Outside Looking In

Lyon County Sesquicentennial

Lyon County Sesquicentennial
The actual Lyon County sesquicentennial, or 150th anniversary, is Aug. 12, but because of the COVID-19 pandemic, the planned celebration and activities are being postponed until 2021.
However, the sesquicentennial will continue to be honored throughout the year. A Lyon County images book is being released and will be available for purchase this year. Commemorative t-shirts are also being sold.
The Lyon County Historical Museum will have a display and show videos and online programs commemorating the 150th anniversary.
August 12, 1870 was the first meeting of the Lyon County Board of Commissioners.
The Lyon County Museum will have a temporary 150th Anniversary display at the museum this fall. Opening date is to be determined.
Lyon County is named after Brigadier General Nathaniel Lyon, a U.S. Army officer who served in the Dakota and Minnesota territories before he was killed in the Civil War in 1961. Prior to his death, Lyon had achieved the rank of general.
Lyon County features 11 incorporated cities and census designated places - Balaton, Cottonwood, Florence, Garvin, Ghent, Lynd, Marshall, Minneota, Russell, Taunton and Tracy. There are also four unincorporated communities - Amiret, Burchard, Dudley and Green Valley.
Lyon County previously was much larger until an act passed in 1872 that made the western 43 percent into the newly-formed Lincoln County.
As of the 2010 census, the population of Lyon County was just under 26,000.

Banner to fly high
The Lyon County Museum announced in a press release that on Saturday, Aug. 15 at approximately 10:30 a.m., a Cessna 182 plane will fly into the Marshall Airport to pick up an 80-foot banner, which was produced for Lyon County’s 150th anniversary.
The pilot, David McCandless, of Council Bluffs, Iowa will fly the banner across Lyon County, which will take approximately three to four hours. His company has been pulling banners since 1948.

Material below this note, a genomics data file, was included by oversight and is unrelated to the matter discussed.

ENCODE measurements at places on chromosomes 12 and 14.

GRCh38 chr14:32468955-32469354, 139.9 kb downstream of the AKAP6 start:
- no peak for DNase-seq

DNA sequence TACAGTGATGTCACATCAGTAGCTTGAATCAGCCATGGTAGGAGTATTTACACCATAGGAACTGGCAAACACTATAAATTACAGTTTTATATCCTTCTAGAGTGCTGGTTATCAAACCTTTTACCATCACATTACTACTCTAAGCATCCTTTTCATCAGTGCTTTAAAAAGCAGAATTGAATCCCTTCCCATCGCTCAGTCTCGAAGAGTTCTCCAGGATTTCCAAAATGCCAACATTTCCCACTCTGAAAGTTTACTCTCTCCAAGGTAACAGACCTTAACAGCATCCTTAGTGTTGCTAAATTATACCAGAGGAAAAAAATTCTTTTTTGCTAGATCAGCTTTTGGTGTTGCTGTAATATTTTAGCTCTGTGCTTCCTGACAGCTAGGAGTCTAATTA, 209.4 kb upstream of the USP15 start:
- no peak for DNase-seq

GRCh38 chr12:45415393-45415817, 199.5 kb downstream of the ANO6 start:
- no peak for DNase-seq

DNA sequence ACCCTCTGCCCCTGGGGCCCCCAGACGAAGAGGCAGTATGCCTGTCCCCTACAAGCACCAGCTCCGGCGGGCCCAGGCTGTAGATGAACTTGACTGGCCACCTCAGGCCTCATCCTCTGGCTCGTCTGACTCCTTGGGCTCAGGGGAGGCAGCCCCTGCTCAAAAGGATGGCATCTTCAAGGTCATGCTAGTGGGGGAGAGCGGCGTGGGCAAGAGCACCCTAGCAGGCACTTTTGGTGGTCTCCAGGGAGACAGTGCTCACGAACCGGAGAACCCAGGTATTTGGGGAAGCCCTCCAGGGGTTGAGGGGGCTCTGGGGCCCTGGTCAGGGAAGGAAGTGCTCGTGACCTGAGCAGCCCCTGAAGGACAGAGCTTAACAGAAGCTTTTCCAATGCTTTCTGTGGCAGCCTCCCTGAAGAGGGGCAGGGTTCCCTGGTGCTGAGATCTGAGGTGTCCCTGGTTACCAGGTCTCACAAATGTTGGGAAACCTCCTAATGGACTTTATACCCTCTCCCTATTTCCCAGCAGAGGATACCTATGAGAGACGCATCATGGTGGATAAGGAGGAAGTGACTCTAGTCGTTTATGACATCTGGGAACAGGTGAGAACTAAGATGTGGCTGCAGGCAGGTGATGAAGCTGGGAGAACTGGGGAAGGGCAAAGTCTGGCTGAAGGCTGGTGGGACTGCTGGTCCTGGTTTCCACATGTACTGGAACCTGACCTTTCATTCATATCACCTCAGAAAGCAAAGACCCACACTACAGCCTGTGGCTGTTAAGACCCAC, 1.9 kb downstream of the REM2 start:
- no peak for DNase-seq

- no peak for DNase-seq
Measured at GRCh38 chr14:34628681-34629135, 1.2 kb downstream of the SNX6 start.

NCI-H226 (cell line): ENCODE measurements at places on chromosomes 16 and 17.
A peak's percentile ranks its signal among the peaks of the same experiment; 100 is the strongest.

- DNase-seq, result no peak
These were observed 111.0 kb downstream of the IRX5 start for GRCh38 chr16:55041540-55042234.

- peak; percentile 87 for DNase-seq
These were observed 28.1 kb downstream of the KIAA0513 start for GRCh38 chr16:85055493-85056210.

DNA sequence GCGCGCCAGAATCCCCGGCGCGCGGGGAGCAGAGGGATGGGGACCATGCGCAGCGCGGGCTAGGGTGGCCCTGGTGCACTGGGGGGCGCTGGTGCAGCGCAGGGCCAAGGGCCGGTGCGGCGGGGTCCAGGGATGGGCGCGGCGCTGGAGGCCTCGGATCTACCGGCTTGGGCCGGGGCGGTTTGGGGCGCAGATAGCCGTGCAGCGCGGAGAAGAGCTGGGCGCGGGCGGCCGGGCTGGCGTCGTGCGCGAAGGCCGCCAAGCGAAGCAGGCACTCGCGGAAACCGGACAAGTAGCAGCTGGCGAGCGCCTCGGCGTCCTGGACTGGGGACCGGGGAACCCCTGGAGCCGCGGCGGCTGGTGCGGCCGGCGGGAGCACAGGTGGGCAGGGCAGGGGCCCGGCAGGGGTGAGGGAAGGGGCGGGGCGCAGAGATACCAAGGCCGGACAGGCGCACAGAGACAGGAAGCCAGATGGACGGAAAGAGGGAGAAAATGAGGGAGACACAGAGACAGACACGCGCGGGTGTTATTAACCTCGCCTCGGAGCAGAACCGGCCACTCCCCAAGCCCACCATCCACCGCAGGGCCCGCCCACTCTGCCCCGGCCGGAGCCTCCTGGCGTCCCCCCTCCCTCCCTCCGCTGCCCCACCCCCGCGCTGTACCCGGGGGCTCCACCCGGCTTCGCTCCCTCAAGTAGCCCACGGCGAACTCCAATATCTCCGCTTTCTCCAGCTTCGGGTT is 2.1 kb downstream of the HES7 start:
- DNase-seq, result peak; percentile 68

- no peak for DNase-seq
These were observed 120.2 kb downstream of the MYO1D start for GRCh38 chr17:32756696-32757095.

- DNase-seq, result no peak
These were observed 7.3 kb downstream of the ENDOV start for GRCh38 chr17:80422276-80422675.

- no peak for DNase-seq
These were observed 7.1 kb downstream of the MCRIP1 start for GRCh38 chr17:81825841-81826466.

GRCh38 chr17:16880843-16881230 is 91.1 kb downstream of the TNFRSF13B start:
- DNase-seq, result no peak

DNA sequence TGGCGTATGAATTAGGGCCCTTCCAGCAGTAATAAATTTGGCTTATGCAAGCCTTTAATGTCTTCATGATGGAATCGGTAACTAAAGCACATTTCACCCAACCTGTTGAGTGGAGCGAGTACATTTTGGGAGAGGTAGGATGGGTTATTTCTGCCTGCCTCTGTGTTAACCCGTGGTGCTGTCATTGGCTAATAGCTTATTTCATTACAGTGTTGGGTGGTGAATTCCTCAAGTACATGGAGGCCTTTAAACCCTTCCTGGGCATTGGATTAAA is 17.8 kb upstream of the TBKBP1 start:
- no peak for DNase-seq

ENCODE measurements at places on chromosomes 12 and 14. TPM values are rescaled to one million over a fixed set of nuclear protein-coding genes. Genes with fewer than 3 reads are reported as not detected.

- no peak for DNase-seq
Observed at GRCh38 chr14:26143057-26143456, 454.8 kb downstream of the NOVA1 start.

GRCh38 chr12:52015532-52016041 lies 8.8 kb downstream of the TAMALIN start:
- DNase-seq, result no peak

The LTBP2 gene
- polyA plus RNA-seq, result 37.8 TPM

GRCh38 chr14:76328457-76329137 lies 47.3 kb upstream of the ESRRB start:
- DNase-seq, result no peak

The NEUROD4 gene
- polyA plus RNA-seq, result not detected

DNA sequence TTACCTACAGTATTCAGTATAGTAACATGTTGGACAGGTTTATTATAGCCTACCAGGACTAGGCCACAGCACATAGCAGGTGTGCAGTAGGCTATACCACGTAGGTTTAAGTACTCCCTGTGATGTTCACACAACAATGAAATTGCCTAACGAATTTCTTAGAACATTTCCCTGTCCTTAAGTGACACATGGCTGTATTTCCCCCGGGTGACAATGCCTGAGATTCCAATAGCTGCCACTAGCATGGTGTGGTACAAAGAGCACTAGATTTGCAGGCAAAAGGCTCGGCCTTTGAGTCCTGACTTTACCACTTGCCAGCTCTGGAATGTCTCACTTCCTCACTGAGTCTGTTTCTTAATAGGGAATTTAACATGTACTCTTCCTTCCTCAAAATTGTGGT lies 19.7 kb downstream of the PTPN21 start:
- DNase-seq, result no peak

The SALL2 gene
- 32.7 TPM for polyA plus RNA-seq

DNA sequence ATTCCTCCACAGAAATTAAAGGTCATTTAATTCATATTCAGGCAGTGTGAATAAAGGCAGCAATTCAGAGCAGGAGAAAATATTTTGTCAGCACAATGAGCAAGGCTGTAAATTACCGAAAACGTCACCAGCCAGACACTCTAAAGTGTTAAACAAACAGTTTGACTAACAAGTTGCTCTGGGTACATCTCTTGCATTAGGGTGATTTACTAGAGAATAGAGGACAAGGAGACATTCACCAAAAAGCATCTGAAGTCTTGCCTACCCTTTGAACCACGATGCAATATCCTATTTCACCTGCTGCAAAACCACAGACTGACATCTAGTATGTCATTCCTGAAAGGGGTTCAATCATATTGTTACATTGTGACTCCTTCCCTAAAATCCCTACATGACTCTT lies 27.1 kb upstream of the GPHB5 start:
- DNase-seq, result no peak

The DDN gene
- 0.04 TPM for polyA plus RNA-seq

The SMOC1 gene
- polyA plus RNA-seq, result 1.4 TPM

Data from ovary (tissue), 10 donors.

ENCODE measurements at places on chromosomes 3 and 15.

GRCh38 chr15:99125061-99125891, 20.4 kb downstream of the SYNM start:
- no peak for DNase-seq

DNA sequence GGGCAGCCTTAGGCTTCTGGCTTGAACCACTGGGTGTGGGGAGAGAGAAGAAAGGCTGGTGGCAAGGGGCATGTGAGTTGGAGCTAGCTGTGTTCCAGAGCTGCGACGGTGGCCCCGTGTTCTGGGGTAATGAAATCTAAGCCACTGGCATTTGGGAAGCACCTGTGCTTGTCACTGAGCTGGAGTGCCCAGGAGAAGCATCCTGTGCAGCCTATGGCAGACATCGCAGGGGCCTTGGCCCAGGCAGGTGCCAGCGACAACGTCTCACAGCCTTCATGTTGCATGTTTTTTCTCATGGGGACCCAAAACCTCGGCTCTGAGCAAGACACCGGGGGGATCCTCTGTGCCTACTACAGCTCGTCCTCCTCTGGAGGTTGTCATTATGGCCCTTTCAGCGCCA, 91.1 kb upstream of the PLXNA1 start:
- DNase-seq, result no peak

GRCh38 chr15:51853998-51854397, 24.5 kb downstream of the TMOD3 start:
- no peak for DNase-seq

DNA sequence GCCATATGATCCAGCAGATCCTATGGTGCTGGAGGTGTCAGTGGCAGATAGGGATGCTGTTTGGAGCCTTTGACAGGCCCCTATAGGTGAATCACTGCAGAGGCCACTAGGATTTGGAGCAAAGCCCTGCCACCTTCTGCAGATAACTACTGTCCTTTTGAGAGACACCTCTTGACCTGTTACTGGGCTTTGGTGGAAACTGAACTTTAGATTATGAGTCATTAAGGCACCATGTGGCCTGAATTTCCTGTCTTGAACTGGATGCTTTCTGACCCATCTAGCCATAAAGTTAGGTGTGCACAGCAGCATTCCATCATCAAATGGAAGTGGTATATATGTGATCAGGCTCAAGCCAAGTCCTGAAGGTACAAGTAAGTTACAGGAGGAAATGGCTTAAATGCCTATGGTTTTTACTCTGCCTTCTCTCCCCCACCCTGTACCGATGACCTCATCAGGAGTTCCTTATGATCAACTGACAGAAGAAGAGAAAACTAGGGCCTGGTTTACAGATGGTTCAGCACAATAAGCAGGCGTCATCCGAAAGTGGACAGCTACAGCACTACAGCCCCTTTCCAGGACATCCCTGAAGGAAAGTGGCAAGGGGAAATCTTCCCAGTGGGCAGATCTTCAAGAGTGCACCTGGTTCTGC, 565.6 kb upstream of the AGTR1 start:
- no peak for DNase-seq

Lyon County and the Lyon County Historical Society will work with the schools in Lyon County to have students and faculty sign the anniversary banner over the course of the upcoming school year. The banner will be displayed at the 2021 Lyon County Fair. After the fair, the banner will be preserved at the Lyon County Museum in Marshall.

Who was Nathaniel Lyon?
Lyon was born on July 14, 1818 on a farm in Ashford, Connecticut.
He was the first Union general to be killed in the line of duty during the Civil War on Aug. 10, 1861. He had strong pro-Union views. While commander of the Union arsenal in Missouri, a divided state, he became suspicious of Missouri Gov. Claiborne Jackson, who was working with Jefferson Davis on a secret plan for secession.
Under Lyon's command, hid arsenal forced the surrender of the pro-Confederate militia and was promoted to brigadier general for his efforts and was given command of Union troops in Missouri by President Abraham Lincoln. His efforts had prevented Missouri from joining the Confederacy.
Counties in Iowa, Kansas and Nevada are also named after Nathaniel Lyon. Fort Lyon in Colorado, Fort Lyon in Virginia, Lyon Park in St. Louis, Lyon Street in San Francisco and Lyon Lane in Carson City, Nevada are also all named in Lyon's honor.
Lyon was killed at the Battle of Wilson's Creek in Springfield, Missouri while trying to rally his outnumbered soldiers.
At the Battle of Wilson's Creek in Springfield, Missouri, the Union soldiers numbered around 6,000, while Confederate forces were nearly twice that amount. During the battle on the morning of Aug. 10, Lyon was wounded when shot in the head and leg.
While trying to rally his badly outnumbered soldiers, Lyon led a countercharge and eventually ended up with no weapon while being completely surrounded by Confederate soldiers. Lyon then picked up rocks and continued to fight, striking a Confederate soldier named John Morgan in the face. Morgan then delivered the final blow by shooting Lyon in the heart.
Lyon is buried in a family plot in Eastford, Connecticut. An estimated 15,000 people attended his funeral.

Nathaniel Lyon

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